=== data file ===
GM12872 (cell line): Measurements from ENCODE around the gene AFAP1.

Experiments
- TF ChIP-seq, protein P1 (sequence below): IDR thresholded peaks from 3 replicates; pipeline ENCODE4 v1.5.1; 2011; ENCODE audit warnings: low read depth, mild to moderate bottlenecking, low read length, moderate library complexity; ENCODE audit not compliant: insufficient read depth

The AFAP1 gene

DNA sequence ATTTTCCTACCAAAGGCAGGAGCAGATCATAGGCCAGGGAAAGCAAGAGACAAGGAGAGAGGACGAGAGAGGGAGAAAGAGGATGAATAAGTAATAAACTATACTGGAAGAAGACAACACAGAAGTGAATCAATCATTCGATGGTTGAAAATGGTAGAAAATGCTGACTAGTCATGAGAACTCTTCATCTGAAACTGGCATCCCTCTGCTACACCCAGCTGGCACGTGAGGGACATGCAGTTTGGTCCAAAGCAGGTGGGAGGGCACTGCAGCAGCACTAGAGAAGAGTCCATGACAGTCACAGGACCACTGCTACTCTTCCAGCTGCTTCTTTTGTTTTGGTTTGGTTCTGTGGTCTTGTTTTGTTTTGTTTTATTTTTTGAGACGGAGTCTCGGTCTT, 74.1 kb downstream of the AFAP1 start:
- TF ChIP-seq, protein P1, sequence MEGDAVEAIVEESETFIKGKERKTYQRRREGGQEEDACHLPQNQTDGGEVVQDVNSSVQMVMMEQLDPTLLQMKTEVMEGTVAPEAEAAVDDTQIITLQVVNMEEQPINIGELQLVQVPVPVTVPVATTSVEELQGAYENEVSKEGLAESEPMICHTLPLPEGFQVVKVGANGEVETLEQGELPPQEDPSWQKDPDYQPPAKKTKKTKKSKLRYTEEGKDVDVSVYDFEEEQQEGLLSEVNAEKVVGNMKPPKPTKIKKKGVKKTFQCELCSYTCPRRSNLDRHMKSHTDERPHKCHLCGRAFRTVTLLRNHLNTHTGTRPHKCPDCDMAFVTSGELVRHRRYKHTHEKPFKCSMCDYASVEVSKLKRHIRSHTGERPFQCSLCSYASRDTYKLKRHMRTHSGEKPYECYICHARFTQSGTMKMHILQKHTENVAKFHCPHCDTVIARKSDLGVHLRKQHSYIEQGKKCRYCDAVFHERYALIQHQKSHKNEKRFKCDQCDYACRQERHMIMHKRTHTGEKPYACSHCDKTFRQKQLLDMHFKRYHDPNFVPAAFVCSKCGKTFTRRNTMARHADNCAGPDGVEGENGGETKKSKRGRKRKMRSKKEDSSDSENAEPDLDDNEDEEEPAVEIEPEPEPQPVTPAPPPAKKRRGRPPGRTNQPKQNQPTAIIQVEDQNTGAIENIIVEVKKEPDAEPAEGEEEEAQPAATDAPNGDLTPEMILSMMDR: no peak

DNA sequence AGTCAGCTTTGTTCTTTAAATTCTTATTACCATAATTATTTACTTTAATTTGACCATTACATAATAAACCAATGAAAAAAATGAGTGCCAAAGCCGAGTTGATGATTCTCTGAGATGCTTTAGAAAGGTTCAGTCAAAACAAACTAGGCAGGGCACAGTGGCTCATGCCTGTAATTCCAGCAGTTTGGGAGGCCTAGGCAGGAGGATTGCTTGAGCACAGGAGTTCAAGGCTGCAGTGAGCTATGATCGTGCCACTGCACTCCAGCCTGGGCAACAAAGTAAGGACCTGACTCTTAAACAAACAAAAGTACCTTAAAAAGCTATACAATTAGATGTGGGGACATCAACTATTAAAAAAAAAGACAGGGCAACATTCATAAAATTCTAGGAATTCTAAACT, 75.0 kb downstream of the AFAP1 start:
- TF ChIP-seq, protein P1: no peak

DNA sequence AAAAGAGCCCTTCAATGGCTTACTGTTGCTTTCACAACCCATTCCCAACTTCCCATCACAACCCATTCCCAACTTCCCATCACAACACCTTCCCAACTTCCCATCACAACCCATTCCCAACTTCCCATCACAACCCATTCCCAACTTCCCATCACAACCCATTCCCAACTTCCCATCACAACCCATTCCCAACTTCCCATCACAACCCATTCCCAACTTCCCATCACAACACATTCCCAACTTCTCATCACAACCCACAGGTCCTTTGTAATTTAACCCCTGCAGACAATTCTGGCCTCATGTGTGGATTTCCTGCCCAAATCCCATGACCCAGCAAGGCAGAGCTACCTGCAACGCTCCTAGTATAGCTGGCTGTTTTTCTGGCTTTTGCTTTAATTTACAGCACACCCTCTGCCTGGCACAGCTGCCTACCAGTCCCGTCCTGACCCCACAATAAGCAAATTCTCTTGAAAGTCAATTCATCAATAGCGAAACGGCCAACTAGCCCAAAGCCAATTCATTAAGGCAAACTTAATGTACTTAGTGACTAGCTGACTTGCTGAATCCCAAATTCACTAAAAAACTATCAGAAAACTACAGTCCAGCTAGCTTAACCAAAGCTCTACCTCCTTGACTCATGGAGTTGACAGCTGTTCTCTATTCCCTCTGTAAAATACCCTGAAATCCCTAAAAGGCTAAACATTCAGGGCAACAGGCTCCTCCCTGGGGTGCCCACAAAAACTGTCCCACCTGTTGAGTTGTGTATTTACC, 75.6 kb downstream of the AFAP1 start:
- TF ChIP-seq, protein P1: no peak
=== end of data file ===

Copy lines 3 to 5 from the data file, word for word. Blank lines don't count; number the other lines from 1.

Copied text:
- TF ChIP-seq, protein P1 (sequence below): IDR thresholded peaks from 3 replicates; pipeline ENCODE4 v1.5.1; 2011; ENCODE audit warnings: low read depth, mild to moderate bottlenecking, low read length, moderate library complexity; ENCODE audit not compliant: insufficient read depth

The AFAP1 gene

DNA sequence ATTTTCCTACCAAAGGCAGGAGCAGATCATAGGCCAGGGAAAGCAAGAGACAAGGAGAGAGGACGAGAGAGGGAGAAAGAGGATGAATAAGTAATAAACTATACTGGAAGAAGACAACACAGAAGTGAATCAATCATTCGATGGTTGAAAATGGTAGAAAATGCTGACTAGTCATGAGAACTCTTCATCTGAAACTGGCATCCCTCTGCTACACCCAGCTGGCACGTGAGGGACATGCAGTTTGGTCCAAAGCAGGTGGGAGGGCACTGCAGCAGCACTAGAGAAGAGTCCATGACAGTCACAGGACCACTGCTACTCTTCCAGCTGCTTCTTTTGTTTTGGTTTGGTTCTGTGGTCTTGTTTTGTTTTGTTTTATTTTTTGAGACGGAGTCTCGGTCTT, 74.1 kb downstream of the AFAP1 start: